Jackson Van Buren Darling
February 10, 1862
Jackson Darling enlisted as a private in Company M of the 1st Maine Cavalry Regiment in 1861. The regiment endured a terribly cold winter in camp at Augusta.
Darling’s name is listed on the regimental roll compiled by the Company M clerk as "deserted" on February 10, 1862.
A few months later, his mother, Elizabeth Hallett, writes to Adjutant General John Hodsdon pleading her son’s case. She had recently lost her second husband and "would like to return to my own home and have his (Jackson’s) company if you could assure me that he would not be taken."
Darling, Hallett’s son by her first marriage, had been accepted into the 1st Maine Cavalry despite the fact that "he was hard of hearing, and has been since he was seven years of age (caused by the Scarlet fever)…"
Hallett had given her consent for her son to enlist, though she did not believe that the army would take him.
Somehow, Darling passed the physical, but "on drill he could not hear a word the Officers said and had to look around to see what the rest done so as to know how to act for that reason he would be behind, it broke up the ranks and the Officers took it for heedlessness, and would give him abusive language"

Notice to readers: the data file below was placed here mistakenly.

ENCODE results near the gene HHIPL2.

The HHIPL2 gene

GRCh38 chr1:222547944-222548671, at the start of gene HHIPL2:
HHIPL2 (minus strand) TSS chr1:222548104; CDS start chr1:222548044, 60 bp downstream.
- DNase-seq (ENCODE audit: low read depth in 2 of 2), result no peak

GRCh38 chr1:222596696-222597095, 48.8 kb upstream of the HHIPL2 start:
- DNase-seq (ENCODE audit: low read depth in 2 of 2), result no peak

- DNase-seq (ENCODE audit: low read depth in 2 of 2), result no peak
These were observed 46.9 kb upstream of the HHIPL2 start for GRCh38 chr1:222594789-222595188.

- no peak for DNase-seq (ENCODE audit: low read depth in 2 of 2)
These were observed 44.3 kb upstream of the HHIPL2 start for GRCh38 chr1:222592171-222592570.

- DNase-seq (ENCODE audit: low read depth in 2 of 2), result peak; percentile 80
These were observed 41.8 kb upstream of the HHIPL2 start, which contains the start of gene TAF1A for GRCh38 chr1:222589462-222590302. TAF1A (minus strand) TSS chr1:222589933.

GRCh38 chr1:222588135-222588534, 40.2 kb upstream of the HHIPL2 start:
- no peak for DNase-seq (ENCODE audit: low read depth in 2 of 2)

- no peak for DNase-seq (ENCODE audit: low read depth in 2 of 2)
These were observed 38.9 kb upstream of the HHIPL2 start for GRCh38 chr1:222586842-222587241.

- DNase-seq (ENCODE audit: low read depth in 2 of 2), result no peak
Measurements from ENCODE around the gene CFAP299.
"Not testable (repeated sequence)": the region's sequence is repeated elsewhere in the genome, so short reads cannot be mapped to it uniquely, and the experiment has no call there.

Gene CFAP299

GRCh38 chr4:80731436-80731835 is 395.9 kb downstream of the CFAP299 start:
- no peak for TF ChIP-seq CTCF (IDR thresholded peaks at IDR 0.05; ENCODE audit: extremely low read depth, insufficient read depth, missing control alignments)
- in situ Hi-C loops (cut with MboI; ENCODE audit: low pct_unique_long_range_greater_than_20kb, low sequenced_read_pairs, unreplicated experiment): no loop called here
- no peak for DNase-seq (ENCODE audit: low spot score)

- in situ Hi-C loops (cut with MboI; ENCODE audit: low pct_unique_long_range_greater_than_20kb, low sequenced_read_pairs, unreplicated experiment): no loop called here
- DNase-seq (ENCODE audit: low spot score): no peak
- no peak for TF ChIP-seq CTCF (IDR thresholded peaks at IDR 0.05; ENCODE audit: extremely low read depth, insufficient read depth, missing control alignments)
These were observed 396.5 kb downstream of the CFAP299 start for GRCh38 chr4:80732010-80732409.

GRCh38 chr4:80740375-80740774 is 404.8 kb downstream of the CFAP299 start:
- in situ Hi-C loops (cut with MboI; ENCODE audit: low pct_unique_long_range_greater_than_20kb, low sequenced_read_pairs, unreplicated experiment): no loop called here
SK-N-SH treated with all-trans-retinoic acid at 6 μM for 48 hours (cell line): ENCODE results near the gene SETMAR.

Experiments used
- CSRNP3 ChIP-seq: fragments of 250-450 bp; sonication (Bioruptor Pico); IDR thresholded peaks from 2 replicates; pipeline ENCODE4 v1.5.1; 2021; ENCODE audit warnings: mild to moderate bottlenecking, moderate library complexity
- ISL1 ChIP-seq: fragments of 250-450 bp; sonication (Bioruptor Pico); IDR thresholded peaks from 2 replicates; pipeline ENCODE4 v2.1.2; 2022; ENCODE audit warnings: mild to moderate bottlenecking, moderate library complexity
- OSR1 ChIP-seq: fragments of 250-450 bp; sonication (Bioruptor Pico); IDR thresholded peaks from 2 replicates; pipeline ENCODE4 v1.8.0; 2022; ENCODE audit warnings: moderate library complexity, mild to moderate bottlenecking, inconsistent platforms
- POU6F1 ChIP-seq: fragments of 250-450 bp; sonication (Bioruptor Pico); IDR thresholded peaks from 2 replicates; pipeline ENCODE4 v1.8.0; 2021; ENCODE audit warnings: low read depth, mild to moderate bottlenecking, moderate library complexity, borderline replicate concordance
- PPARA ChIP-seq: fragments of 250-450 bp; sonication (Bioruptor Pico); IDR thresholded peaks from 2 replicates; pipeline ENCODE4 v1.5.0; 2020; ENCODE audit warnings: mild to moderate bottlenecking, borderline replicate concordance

Darling’s friends, who were also anxious to enlist, were willing to look after him. "… one of them made the remark that he was going to ride by his side, and what he could not hear he would tell him, another remarked he could not hear the small guns he could the large ones"
His impairment worsened during his time in camp when he was exposed to the harsh winter weather.
He was known as being a sensitive young man. Once, "he sent home, and got fifty dollars to let the soldiers have, as they were some three months without any money."
Darling became concerned that if he tried to get a discharge and failed that his time in the regiment would be even more difficult. Then, desperate, he resorted to the only thing he could think of – he deserted and made his way to Canada.
In 1870, the U.S. Census reports that Darling was residing in Franklin with a wife and children. Apparently, he had returned to Maine shortly after the war ended.
Jackson died in Franklin in 1899.
- Should Darling’s desertion have been forgiven and he be allowed to return home?